How to Create Buy-In for New Tech Part Deux

by | Sep 11, 2017 | Uncategorized

How to Create Buy-in Post Tech Purchase

Note- If you haven’t read part one of Creating Buy In for New Tech, you can do that here

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Well, you did it! You purchased the latest and greatest tech tool and the excitement is surging through the internal circuitry of your brain.  It’s like Christmas, Hanukkah, Yaldā Night and  Festivus all rolled into one…but at school.  (Shhh…but don’t tell anyone how you’re feeling or you might get in trouble with the PC police.)  But now what?

Hopefully you read my last blog post on how to create tech buy-in before you purchased, but if you didn’t, don’t do anything until you read the rest of this post.  You only get one shot at rolling this out and you want to create the buy-in and sustainability right from the beginning to get the greatest return on your, or rather, the taxpayers investment.

In 2000, Dr. Richard Villa (Editor) and Dr. Jacqueline Thousand wanted to understand what creates sustainable change within school systems, particularly as it related to inclusive education, or education of students with special needs.  Through their educational research, they identified five common factors in school systems who created sustainable change and how teachers may feel when one of the factors is missing. Listed below are the five factors with my own advice for how it relates to rolling out new edtech.  

Vision

In “The Wisdom of the Sands”, French writer Antoine de Saint-Exupery (1900 – 1944) stated, “If you want to build a ship, don’t drum up the men to gather wood, divide the work and give orders. Instead, teach them to yearn for the vast and endless sea.”  Why? The vision becomes the motivation to do all the hard work that will be required.  Ask yourself, “What is the vision I want my teachers to have of technology to serve as the motivator to use the tech tool? If you don’t have a defined and written vision for instructional technology, you won’t be able to communicate it and your teachers won’t be motivated by it.  

 

Skills

“I don’t even have any good skills” laments Napoleon Dynamite in the retro classic movie of the same name.  He continues, “You know like nunchuck skills, bowhunting skills, computer hacking skills. Girls only want boyfriends who have great skills!”  Did you know that students only want teachers who have great tech skills?  Kyte Learning has over 300 online tutorial and implementation based tech courses to help teachers expand their tech skills to drive student engagement and achievement.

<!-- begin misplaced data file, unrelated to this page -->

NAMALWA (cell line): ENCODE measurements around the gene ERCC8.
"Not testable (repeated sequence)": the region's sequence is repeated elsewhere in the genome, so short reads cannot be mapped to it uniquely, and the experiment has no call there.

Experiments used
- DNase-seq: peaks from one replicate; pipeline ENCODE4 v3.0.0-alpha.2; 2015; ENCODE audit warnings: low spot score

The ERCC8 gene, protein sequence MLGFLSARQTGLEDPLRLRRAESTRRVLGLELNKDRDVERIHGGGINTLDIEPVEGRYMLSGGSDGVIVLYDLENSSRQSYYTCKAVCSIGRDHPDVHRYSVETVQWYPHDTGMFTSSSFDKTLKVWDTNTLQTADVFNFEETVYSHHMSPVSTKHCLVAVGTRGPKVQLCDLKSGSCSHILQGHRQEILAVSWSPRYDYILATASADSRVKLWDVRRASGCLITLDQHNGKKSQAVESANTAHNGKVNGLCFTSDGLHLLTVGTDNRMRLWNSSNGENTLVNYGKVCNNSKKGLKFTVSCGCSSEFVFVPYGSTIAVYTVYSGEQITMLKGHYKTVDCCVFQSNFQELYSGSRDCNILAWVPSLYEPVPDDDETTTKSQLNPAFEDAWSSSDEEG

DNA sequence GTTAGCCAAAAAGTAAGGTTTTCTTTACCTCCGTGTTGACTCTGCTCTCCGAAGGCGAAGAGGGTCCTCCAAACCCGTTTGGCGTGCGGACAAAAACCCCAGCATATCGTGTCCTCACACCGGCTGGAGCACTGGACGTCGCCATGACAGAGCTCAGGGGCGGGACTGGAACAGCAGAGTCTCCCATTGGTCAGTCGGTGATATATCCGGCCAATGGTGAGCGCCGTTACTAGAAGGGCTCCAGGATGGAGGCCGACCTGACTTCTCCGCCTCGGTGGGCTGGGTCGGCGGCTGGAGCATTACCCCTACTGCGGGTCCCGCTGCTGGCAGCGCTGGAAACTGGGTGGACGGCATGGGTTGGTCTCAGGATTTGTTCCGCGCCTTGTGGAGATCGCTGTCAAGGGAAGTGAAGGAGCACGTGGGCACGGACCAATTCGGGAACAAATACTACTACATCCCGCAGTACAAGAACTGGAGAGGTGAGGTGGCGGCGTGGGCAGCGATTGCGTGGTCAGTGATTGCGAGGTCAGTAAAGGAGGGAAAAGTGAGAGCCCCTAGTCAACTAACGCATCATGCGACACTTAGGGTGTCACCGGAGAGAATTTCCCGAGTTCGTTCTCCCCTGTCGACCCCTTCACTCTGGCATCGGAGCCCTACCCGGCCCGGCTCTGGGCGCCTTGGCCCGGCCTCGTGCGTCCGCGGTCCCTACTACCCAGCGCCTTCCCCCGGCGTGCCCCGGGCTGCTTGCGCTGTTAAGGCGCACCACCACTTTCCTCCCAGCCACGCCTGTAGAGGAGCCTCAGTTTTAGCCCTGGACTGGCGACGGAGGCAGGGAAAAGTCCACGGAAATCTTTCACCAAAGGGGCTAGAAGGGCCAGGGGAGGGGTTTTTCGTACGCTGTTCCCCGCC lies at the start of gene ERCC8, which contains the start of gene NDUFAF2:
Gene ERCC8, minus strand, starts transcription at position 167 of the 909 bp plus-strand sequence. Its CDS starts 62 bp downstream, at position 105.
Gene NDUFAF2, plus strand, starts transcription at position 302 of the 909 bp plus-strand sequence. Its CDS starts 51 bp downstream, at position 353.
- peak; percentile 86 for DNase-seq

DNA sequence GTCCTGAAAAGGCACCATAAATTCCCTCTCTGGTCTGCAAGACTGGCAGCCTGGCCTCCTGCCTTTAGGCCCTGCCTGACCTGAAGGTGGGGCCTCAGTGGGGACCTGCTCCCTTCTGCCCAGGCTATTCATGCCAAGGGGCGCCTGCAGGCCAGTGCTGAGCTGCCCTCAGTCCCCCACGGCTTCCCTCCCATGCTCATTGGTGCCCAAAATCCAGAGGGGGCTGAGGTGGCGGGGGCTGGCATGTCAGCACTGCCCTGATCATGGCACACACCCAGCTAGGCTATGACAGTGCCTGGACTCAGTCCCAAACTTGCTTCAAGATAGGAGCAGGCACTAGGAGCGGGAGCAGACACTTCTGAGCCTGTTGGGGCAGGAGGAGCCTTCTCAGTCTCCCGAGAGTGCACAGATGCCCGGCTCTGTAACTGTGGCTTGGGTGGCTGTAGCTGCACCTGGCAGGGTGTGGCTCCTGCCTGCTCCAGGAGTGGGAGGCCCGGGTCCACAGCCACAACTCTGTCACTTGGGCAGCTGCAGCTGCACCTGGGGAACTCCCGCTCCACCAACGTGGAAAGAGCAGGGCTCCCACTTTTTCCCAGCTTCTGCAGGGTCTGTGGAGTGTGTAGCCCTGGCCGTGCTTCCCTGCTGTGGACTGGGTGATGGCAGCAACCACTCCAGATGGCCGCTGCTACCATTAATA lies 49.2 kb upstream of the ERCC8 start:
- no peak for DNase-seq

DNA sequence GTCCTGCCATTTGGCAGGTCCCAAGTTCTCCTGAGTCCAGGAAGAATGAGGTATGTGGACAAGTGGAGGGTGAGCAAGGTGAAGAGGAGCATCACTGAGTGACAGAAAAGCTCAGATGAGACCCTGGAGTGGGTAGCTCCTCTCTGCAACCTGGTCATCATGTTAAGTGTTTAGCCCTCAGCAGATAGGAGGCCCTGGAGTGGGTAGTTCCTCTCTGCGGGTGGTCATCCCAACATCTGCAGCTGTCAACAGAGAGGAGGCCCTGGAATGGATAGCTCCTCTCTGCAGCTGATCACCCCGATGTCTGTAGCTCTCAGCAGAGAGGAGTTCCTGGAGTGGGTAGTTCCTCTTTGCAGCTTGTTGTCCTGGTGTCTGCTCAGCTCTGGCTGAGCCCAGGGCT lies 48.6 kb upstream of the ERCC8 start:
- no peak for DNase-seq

Incentives

Like it or not, if you want to get your teachers using Kyte Learning or any tech platform or resource, you must incentivise the learning process.  Incentives could include public recognition, certificates, bonuses, “friendly” competitions, collaboration time to share tech tips, a premier parking space, trade days, etc.  Sometimes the incentive is simply to give teachers the time to work on Kyte during their contractual hours and build it into the school calendar on a monthly or quarterly basis.  

Resources

Laptops, headphones, smart boards, iPads, Document Cameras, 3D Printers, Apple TV, iPhone/iPad Projector, High Speed Label Printer, Electrostatic Generator, Microscope Camera.  If you want teachers and students to use more tech, you need to give them more tech. It’s that simple.  Just remember, teachers and students still need the skills to know how to use any tech resource that gets thrown their way.  

Action Plan

Administrators, please don’t blame the vendor if teachers never log in and use a product you purchased for them.  The vendor’s job is to provide the product.  Your job is to create the action plan for why, how, where and when you want your teachers to use it.   Your action plan should include the four factors already mentioned above, but should also include solid S.M.A.R.T. goals, an engaging and ongoing marketing and messaging effort, a firm kick-off date and monthly or quarterly monitoring of usage data.  Finally, implementation takes time.  Three to five years to be specific.  Start small in the first year because you will hit bumps in the road.   Grow it and adjust it during the second year.  Expect to see full results and a return on your investment in years three through five.    

 

Interested in finding other tools to integrate in your classroom?